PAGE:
Presidential Election 2008: Post-Mortems

–Richard E. Vatz

First and foremost, congratulations, President-elect Barack Obama. You deserve and will surely have the country’s full support on matters regarding non-controversial and even quasi-controversial initiatives for your first, say, 9 months in office. Regarding the rest of your agenda, there will still be the loyal opposition of conservatives and Republicans who oppose a weak, naive foreign policy, a soak-the-rich tax code and a “no off-shore drilling in U.S. coastal waters or drilling in ANWAR” energy policy based on environmental superstitions. There will be no “honeymoon period” to spare you criticism for a precipitous withdrawal from Iraq or appeasement with Iran regarding their nuclear weapon-acquisitiveness.

Second, let us hope that the public recognizes that the era of disinterested media is over and has been over for some time. The number of newsmen and newswomen whose political predilections in this presidential election were unknown to discerning viewers, listeners and readers is not large. Let me list all of those who come to mind: Bob Schieffer. The New York Times’ bias against Sen. McCain was particularly palpable: the refusal to print his op-ed article after printing Sen. Obama’s and the journalistically baseless linking of Sen. McCain to an inappropriate relationship with a lobbyist, to just name a couple.

Media comedy, daytime and late-night shows? Oy. For the first, please read my Red Maryland blogs and the Boston Globe article I previously referenced, Lisa Wangsness, “Comedy has Become a Liberal Genre,” October 20, 2008. For the latter two, read The Washington Post’s Howard Kurtz piece, “Softer Shows Hard on McCain,” November 3, 2008. This last piece is just exquisite.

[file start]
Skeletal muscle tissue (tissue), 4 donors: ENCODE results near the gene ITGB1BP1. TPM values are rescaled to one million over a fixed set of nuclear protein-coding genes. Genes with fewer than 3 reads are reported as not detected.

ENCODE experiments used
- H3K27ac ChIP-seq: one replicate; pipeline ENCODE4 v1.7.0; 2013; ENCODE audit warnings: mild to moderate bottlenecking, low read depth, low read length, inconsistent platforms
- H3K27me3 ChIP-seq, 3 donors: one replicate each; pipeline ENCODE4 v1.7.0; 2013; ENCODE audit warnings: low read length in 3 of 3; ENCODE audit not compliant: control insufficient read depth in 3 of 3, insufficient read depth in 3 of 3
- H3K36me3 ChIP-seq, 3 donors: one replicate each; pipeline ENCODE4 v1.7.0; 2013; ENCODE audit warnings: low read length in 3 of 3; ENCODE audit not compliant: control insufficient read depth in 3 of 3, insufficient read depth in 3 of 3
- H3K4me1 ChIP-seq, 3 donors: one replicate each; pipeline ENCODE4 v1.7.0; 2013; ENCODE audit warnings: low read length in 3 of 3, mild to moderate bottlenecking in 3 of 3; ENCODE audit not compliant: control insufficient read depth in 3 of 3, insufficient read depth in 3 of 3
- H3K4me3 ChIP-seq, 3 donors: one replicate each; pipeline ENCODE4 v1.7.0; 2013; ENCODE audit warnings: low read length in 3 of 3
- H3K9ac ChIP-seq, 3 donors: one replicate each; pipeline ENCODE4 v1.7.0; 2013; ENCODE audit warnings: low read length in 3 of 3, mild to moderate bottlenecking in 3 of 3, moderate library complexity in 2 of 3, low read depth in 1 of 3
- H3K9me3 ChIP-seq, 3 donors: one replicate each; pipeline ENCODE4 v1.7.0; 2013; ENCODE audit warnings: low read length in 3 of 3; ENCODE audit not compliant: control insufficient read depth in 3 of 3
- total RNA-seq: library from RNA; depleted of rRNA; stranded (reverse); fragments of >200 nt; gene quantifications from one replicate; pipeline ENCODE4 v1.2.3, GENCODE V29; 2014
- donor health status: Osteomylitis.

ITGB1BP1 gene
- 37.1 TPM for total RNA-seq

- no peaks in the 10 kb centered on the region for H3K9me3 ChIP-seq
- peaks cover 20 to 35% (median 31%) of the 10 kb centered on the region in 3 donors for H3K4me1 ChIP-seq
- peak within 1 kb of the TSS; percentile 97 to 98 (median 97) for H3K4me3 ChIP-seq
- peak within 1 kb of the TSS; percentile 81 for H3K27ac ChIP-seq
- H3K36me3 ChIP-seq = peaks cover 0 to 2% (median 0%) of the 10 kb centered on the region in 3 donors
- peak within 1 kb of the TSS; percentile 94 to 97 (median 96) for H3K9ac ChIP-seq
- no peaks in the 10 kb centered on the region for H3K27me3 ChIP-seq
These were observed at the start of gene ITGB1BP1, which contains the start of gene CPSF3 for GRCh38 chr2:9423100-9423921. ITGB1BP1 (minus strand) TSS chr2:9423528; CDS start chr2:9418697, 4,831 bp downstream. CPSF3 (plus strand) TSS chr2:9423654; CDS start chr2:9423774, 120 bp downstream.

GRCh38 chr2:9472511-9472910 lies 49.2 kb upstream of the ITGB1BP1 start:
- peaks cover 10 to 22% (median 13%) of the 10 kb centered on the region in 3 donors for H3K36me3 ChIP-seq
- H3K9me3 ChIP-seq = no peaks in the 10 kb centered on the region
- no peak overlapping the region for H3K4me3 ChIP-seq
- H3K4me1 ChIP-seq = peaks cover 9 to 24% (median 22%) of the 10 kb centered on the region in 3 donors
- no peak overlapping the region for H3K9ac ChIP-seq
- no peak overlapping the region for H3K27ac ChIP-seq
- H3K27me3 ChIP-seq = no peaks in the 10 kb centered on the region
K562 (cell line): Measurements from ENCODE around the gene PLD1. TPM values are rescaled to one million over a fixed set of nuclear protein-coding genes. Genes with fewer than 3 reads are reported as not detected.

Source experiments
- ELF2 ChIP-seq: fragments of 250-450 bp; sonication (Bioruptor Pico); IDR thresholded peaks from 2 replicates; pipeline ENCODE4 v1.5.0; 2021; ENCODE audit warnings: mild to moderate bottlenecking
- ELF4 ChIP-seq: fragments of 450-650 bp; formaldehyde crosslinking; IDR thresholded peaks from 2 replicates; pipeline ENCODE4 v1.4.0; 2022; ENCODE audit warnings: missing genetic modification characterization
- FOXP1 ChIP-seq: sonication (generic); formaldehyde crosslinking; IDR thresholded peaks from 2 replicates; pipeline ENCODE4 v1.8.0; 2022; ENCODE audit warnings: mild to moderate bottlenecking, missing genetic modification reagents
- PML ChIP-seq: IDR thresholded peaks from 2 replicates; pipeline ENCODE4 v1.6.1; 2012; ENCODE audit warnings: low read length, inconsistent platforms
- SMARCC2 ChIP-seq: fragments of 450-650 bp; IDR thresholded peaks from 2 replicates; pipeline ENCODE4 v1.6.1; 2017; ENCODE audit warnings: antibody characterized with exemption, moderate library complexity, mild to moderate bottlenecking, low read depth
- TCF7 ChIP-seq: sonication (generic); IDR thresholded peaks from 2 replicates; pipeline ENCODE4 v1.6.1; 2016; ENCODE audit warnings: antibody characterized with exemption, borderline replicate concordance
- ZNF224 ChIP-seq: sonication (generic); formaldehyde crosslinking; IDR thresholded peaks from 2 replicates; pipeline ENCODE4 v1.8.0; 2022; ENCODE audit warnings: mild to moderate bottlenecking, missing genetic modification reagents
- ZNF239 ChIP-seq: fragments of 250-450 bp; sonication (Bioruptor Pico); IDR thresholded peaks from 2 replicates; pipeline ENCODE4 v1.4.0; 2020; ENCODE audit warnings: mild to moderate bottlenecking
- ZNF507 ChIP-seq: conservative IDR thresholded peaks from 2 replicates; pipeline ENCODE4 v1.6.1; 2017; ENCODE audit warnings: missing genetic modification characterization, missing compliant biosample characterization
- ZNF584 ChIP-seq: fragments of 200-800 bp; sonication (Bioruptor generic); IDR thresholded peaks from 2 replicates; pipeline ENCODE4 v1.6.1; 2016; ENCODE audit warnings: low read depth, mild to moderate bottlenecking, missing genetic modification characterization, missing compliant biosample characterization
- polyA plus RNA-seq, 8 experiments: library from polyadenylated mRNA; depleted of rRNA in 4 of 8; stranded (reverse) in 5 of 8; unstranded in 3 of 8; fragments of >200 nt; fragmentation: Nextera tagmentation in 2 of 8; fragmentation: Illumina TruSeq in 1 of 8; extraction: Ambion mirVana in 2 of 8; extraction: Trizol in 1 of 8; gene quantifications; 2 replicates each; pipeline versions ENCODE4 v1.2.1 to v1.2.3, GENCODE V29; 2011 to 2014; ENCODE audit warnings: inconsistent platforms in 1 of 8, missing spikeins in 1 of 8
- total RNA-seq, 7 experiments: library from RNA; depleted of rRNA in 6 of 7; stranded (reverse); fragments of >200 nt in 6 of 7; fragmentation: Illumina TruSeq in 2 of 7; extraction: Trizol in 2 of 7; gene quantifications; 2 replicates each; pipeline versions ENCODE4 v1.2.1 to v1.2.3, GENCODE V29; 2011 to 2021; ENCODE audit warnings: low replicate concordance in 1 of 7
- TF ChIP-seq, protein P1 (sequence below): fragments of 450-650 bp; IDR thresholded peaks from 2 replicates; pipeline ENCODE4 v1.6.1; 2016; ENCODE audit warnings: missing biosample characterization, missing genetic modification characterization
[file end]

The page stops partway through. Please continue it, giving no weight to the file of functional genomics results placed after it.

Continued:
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Third, and for those who like to label all such complaints as “Monday morning quarterbacking,” let me say that the following opinion was established precisely at the moment of the event’s occurring and was made public within days: any presidential candidate who announces that there is one pre-eminent issue in an upcoming presidential campaign, say radical Islam, and that his own candidacy is urgent due to his experience and bona fide foreign policy background and then chooses a running mate who personifies lack of experience and lack of said background deserves to lose. It’s just that his supporters don’t equally deserve to lose.

Fourth, in Chicago’s Grant Park before over 100,000 euphoric supporters, President-elect Obama said, “If there is anyone out there who still doubts that America is a place where all things are possible, who still wonders if the dream of our founders is alive in our time, who still questions the power of our democracy, tonight is your answer.” Fair enough puffery for a post-election speech. He then took a sentiment, as he is wont to do on occasion, from the last senatorial president John F. Kennedy’s inaugural, and said, “The road ahead will be long. Our climb will be steep. We may not get there in one year or even one term, but America, I have never been more hopeful than I am tonight that we will get there. I promise you: We as a people will get there.” President Kennedy had said of his agenda, “All this will not be finished in the first 100 days. Nor will it be finished in the first 1,000 days, nor in the life of this Administration, nor even perhaps in our lifetime on this planet. But let us begin.” Not a bad beginning, Mr. Obama.

If I may end with a personal reflection: for me this has been a most satisfying election year, not the least reason for which is Mark Newgent’s enlisting me to voice my opinions unimpededly on Red Maryland. All my life I have been insufferably opinionated, and this venue has been nothing short of a god-send.

Good luck, President-elect Barack Obama. One piece of political/rhetorical advice: avoid the temptation to blame all of the problems of the country during your presidency on the Bush presidency. Such scapegoating will be inconsistent with your claims of a new political and rhetorical landscape.

Dr. Richard E. Vatz is professor of political communication at Towson University

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